Baby Blues

19:22








I didn't know I was pregnant until I had a dream. I normally do not hold any stock to dreams, but this one was different. I don't know how to explain; it was as though I was finally living the life that I was created to live. I don't know. Words to describe it will only  be superfluous and contrived. But after that dream, I knew. And I was happy. Looking back now, I should have been terrified. I should have been suspicious. I should have been...cautious. I was about to have a baby and I didn't know what I was going to do. But I didn't care. I was so certain that everything would come together; that I would figure it out. I was fearless about the future. All I saw were possibilities. I saw myself on the other side. 

It's funny. The night that I found out that I'd lost my baby, a friend asked me how i was doing. I remember lying because I couldn't make sense of what had happened. I don't remember if I cried that night; I certainly cried the next day. All the happiness, and excitement and the certainty mocked me relentlessly. The shame and embarrassment I felt was horrifying. How could I have been so stupid? In what world...in what place...where did I have the audacity to think my hopes and expectations would come to fruition? I'd been floating on a cloud; and this loss brought me back to earth. Clouds aren't fluffy. You can't float on them! They are made of water. I crashed onto the pavement so hard, I don't know how I am still here to share this with you. Everything that I had overlooked came and taunted me. Where had I been planning on living? Rent costs money! What qualifications did I have to care for this child I wanted to bring in to this world? Who would support me? The father? Ha! The father....

It still makes me cry when i think about it. I told myself that it was ok; that it was for the best--I wasn't ready; I didn't have  what I needed to be a good mother; to support my baby; to live purposefully. But I truly thought that I was going to be ok. I believed it. I saw my baby and I, and I believed it.I didn't know how we would make it, but I wanted it! I was ready to sacrifice everything, because this baby was everything. It was every.thing. I had always been fearful of having a child--the responsibility; the commitment; could I really do it?  But when I finally accepted it, it was as though I'd ascended to a new realm where anything and everything was possible.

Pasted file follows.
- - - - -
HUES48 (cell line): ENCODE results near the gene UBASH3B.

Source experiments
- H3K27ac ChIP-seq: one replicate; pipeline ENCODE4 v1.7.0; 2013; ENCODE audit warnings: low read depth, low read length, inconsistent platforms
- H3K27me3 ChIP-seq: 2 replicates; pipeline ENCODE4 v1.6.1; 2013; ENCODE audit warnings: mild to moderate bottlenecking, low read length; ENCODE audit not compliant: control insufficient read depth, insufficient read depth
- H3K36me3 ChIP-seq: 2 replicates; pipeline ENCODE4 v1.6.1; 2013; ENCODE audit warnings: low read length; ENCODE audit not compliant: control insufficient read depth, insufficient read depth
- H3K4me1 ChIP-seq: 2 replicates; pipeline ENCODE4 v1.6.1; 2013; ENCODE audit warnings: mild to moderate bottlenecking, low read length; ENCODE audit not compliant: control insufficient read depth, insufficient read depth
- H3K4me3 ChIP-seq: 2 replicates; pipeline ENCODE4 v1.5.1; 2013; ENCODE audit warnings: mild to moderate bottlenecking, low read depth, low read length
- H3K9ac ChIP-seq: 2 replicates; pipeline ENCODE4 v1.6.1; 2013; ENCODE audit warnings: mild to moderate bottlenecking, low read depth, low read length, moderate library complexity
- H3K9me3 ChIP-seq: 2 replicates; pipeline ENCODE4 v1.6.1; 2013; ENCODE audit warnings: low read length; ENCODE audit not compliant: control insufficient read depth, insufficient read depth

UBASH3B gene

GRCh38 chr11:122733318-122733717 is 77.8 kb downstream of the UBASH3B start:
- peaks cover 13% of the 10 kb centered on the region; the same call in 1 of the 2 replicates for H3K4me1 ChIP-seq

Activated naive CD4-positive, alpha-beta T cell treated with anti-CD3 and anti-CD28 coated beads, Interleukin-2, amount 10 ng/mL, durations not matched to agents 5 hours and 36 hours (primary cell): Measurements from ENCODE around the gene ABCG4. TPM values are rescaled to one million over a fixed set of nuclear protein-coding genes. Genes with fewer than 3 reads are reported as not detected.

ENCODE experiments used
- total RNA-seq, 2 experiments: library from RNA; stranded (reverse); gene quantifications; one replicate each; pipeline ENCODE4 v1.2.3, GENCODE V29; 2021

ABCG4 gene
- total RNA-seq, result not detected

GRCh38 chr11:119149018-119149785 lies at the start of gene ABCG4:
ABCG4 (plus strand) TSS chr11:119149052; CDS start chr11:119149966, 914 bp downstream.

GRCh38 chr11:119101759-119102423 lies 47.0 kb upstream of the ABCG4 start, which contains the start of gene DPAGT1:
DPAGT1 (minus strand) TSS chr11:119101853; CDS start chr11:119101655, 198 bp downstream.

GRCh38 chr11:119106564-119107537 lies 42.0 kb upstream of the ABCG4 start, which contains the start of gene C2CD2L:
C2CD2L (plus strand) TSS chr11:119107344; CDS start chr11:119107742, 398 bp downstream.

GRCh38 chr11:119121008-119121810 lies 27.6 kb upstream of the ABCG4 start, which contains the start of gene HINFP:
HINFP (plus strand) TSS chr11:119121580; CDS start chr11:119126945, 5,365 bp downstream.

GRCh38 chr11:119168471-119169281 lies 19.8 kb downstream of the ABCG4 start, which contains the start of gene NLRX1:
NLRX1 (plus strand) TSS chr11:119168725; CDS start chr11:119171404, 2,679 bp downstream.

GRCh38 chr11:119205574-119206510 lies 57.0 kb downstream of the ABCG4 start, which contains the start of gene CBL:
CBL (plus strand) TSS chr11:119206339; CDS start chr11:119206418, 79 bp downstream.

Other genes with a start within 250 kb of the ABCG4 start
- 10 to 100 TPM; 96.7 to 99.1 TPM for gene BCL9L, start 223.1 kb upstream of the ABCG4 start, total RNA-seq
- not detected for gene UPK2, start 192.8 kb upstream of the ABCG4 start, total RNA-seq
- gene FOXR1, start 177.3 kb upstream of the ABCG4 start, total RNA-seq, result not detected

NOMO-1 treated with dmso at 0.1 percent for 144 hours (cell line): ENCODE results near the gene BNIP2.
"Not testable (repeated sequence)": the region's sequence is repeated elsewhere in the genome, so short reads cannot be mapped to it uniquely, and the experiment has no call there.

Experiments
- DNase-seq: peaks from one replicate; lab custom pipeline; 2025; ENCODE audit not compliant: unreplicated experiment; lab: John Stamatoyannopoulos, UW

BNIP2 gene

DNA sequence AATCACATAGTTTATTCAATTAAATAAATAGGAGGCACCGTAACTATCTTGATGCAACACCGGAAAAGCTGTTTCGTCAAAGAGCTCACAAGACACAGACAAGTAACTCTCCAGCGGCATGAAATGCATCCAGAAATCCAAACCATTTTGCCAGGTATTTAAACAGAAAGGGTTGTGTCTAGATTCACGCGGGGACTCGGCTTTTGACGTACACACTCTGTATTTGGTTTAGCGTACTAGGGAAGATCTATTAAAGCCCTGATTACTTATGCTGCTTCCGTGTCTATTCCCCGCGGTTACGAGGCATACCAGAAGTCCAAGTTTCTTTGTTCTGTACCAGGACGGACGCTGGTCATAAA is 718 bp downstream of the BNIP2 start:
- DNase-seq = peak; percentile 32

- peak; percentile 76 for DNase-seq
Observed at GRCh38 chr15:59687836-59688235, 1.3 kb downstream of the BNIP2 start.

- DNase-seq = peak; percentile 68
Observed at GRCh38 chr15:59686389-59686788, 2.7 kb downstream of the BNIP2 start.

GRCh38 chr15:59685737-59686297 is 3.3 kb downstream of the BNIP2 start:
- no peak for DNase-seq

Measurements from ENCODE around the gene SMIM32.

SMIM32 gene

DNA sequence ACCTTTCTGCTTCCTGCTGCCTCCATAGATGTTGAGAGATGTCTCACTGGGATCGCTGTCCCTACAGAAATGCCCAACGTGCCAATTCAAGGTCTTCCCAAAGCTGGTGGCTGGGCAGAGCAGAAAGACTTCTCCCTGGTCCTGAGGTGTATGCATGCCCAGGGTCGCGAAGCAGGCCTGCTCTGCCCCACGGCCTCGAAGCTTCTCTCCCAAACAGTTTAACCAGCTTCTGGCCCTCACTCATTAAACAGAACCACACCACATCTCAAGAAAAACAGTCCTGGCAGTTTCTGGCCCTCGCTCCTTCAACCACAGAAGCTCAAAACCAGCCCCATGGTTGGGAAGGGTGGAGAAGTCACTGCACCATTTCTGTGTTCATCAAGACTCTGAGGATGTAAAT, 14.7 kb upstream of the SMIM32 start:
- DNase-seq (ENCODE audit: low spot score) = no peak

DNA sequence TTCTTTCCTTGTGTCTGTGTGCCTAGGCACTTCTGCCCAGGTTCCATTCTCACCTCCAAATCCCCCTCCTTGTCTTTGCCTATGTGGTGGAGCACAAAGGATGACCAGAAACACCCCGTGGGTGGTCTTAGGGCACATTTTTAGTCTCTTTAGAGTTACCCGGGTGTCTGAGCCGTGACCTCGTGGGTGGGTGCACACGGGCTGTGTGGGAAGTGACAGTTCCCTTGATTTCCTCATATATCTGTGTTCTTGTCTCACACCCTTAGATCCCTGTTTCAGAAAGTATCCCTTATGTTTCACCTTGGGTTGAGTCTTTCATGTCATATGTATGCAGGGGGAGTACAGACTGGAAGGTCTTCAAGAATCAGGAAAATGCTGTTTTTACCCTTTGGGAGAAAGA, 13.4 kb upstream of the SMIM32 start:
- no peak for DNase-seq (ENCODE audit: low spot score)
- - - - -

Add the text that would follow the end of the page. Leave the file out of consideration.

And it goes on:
I suppose I dodged a bullet. I should be thankful. For what, i'm not sure. I should be grateful about how things are right now. Some days I am. Other days, thoughts of my baby creep in. Of the life that I wanted for us; thoughts of how things could be right now; of the type of woman that I would be. I know that I will have another baby, but it's challenging to conceive that I could love as passionately and unbridely as I did before. Presently, my hope is tarnished by fear; a fear that I did not know before. And this fear lingers, occasionally teasing me with doubt, and other days overwhelming me with fury, and somedays, most days now, with numbness. 

I do my best to remind myself to let go, to hang on to hope for better days. I tell myself I will deliver a beautiful baby one day; that this baby will be extraordinary beyond my wildest expectations. But i suppose as a mother you are supposed to think highly of the fruit of your loins. I don't know. It's a constant tug-of-war.  There are days when i think that I don't want a baby; that I'll be happier not pursuing that responsibility. Why constrain myself? 
But I suppose this is the other side of realism that I must walk: of course I'll have another baby! And I could always adopt. I don't have to wait for a man and hope that he is who he says he is. Heaven knows there are thousands of babies without parents. I can adopt one. Or several. And I'll still be happy.  

I have to accept that women miscarry quite often. I've heard it from colleagues and friends. Some 3 or 4 times. And they continue to try. It's normal, and a part of life. It's not every woman's story, but they get through it. And I have to get through it. 
I have to. 

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